Getting more customers in your business is a journey.

You need to know the steps, and the critical control points, to design a marketing engine that works for you.

Can be hard at times, certain things working last week might not move the needle this week.

There is traffic – offers and deals – conversion rates – average dollar spend – and repeat spends.  I’ve got a diagram below to help you understand more.

For me, it’s important that you know how your journey works.  The journey from lead to raving fan customer who refers you more customers.

A couple of things that you should try to ascertain first though.

Don’t worry, no clients ever have this information on hand, but it’s crucial to have.

So – before we start looking at your customer journey, see if you can find out:

Average Lead Cost.  In your business, you’ll acquire a certain amount of leads per year (these could be email opt ins, email enquiries, phone calls etc).  You’ll also have a total marketing / advertising spend per year.  This is the total of all spend in the year related to acquiring customers.

This would include website costs, advertising, yellow pages etc etc.  Anything at all, including sales staff out on the road.

Take that total cost, divided by the number of leads, and you have Average Lead Cost (ALC).

Conversion Rate.  What percentage of these leads turn into customers?  Keep that number, because down the line we’ll look at where leads are coming from, and which ones convert more easily than others.  We want to focus on improving conversion rates while ALSO focussing our energies on the better lead sources.

Customer Lifetime Spend.  This one is crucial.  If you have customers that spend with you over and over again, this impacts a lot on how much you can spend to get a customer.  If they are a one-off spend, you need to know that too, and have that number.

A marketing person will need those numbers so that any future marketing spend can be linked to results, and then we’ll be able to turn off campaigns that aren’t economical, or double down on the good ones to enhance results and return on investment.

Back to the Customer Acquisition Journey.

Check out this quick drawing I did for a client today.

Up the top you’ll see Facebook, Google, and Ads.  For this client, this is where the leads are coming from.

These are the 3 points that we can work on, usually 3 or 4 is about the maximum number of traffic sources that you need.  We can look at what’s going out into those areas, and work on improving the quality of the leads at each point.

Those people end up finding out about the business, at which point we have to present them with an offer or a deal – something to attract their attention and the want to do business with us.

The offer, the deal, is something that ideally, we can discuss with a customer in real life if possible.  If it’s a low cost item, say a clothing item, the website might be good enough to display how good this item is, and how good the deal is, and we can convert them into a customer right there on the website.

Usually for higher priced items or services, some human interaction will be required.  A phone call or meeting will be required, and of course this is another control point that we can improve upon.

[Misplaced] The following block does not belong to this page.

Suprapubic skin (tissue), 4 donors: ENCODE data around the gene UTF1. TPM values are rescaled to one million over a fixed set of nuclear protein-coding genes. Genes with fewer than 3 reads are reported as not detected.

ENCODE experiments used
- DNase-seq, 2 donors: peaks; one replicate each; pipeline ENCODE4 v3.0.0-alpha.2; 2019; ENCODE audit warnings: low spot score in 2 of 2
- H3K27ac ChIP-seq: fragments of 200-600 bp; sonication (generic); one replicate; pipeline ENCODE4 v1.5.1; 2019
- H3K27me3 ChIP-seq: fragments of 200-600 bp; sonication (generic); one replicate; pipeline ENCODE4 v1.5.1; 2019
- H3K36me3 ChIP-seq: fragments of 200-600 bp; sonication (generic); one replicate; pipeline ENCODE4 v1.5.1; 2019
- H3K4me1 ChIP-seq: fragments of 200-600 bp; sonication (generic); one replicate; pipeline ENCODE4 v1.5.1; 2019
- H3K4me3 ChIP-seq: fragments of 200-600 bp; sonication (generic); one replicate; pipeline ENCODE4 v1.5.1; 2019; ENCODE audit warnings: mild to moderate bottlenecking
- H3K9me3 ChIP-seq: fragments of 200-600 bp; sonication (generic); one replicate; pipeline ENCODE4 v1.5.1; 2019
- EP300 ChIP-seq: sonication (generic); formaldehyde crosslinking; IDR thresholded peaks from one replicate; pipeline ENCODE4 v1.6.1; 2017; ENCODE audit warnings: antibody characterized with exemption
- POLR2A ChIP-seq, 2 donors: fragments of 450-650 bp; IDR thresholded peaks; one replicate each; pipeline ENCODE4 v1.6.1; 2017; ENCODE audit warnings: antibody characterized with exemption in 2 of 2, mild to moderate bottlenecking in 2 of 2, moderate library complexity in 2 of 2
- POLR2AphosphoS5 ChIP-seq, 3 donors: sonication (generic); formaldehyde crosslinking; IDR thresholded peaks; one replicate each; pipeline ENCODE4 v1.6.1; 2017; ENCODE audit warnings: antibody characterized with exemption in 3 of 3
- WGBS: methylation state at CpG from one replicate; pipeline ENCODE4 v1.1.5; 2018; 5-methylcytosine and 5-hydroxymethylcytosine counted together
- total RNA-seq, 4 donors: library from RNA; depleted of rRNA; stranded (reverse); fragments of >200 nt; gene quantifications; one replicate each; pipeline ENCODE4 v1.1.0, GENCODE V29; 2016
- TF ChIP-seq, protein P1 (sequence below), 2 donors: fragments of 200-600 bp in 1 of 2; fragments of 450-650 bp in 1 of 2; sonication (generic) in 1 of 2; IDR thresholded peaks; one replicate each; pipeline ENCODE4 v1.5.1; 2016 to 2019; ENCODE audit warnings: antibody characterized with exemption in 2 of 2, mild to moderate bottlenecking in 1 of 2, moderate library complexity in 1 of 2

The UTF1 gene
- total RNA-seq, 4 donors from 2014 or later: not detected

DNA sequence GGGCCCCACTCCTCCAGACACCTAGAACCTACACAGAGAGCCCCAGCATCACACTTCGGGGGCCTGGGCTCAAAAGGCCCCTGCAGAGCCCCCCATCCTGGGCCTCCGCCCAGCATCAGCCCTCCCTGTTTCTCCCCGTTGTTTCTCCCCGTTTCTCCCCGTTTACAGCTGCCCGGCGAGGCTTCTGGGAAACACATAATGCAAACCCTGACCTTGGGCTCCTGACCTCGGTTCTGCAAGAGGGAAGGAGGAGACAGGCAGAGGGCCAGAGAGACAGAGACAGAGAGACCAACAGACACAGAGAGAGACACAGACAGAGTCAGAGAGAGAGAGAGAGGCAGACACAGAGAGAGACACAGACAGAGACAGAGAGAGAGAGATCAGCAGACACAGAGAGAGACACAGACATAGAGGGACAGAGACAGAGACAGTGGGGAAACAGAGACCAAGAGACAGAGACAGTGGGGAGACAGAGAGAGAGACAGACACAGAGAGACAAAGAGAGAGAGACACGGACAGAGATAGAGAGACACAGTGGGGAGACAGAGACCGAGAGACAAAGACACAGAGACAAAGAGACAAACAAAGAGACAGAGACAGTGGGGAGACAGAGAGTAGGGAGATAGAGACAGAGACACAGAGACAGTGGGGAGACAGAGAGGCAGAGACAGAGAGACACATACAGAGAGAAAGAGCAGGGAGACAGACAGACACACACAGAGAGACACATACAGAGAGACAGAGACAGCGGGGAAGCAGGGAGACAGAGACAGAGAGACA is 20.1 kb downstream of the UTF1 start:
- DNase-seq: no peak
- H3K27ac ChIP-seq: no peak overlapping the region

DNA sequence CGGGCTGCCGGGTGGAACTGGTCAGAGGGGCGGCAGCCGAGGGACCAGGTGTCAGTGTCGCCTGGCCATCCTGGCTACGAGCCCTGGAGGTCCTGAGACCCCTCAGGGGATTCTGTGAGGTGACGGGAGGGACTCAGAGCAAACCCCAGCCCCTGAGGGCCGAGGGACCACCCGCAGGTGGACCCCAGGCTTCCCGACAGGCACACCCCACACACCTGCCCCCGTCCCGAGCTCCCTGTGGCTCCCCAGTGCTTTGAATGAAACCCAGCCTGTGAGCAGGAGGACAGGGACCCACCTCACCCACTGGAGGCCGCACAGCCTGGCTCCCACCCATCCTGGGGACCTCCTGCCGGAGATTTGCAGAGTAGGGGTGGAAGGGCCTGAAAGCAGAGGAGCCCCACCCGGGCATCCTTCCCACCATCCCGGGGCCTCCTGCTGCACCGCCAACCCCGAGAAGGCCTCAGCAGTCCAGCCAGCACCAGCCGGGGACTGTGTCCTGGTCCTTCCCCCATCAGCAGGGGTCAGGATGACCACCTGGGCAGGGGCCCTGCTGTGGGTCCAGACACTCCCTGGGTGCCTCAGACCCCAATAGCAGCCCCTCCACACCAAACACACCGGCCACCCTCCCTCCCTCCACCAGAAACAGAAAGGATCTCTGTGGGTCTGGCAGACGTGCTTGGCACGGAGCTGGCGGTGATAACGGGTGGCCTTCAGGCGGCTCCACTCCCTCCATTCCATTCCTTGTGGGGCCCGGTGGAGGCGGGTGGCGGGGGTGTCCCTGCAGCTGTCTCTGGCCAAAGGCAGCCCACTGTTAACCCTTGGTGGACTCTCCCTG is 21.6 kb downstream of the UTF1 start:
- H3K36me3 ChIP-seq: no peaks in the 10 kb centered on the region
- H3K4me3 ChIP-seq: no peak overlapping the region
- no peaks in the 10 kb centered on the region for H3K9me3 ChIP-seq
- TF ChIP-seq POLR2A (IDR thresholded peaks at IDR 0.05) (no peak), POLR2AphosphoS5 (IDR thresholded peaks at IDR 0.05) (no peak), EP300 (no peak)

This is where the higher levels of the journey are important.  We want to attract the RIGHT TYPE of leads into our journey.  People who need our THING, and are likely to take us up on the offer.

Eg – today I went to my local cafe because in my letterbox was a direct offer – coffee and a muffin for $5.  Targetted (letterbox drop, I live locally), and then a good solid offer.  The flyer wouldn’t have worked if it was delivered in the next town, because nobody is going to drive an hour for a coffee.

I digress.

Once we’ve converted the customer with our offer, we want to ensure our business can help them out again and again, so we can talk about our other services, products etc and work to develop a relationship with them, that’s so good that they refer other people, just like them.

Let’s run a quick example:

My local mechanic might drop a flyer in my letter box – good targetting again – offering a free 7 point safety check on my car coming into winter.

I’ll take that up for sure, because I value my families safety.

On that visit – they might offer to book me in for my next warrant of fitness, for just $20 instead of the usual $40.  I’ll take that up for sure.  I’ll probably start telling people at this point.

On that warrant of fitness check, they might make some recommendations for further work I need done on my car, which by now I’ll probably book in because I like the style of these guys, they seem very switched on.

Once I’ve completed the work, they might even throw in an offer for the tyre place next door, so that both businesses are winning, and it gets me back down there again in the general area.

They might then offer me a full car detail (high level clean) IF I refer a customer simply to their free safety check.

The process starts again….

By now – I’m a fully fledged customer, and I’ve told a few people about the car detailing…

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You get the idea.  It’s a journey.  You can improve each step along the way, to turn your business marketing engine into a highly tuned money making machine.

You’ll have fun along the way too!

If you need a hand with anything, please just reach out and ask me!

Corey Hinde

Chief Marketeer – The Good Oil Marketing Dept

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